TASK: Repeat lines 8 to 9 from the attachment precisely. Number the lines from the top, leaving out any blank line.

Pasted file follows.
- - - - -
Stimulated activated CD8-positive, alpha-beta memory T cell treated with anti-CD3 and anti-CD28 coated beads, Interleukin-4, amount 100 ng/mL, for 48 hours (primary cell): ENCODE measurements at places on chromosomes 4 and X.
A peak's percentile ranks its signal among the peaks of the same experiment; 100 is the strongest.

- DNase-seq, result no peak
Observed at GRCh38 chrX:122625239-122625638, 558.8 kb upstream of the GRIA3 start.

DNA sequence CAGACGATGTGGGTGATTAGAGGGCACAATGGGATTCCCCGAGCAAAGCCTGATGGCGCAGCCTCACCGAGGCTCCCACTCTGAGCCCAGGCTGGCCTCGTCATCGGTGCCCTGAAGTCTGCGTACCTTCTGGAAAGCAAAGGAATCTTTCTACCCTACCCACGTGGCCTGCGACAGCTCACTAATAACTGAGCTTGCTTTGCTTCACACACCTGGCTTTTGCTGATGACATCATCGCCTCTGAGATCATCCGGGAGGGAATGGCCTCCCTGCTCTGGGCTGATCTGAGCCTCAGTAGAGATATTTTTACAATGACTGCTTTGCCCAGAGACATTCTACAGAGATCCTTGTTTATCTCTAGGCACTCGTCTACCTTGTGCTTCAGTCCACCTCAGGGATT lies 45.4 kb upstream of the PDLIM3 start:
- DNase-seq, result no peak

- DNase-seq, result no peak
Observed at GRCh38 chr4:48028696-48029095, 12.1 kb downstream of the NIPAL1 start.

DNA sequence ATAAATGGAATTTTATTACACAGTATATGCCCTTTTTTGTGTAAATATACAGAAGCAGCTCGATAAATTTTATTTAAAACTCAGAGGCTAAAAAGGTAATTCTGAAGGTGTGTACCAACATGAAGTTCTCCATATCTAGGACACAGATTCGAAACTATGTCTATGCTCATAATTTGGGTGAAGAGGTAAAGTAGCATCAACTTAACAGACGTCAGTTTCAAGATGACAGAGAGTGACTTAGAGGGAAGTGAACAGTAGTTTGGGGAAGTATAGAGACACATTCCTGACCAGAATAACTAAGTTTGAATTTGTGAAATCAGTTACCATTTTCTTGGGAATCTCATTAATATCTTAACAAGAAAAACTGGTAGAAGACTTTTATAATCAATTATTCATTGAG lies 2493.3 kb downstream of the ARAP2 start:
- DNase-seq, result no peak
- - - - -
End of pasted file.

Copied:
Observed at GRCh38 chr4:48028696-48029095, 12.1 kb downstream of the NIPAL1 start.

DNA sequence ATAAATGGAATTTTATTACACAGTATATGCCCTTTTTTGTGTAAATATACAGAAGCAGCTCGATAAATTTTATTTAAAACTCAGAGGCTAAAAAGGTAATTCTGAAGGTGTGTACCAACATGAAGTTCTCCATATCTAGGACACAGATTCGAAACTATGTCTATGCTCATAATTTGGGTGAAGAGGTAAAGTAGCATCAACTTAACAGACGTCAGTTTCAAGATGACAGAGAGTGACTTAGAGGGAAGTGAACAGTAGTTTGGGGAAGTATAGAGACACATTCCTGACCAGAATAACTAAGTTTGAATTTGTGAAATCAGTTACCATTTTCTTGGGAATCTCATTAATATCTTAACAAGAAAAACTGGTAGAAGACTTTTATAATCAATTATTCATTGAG lies 2493.3 kb downstream of the ARAP2 start: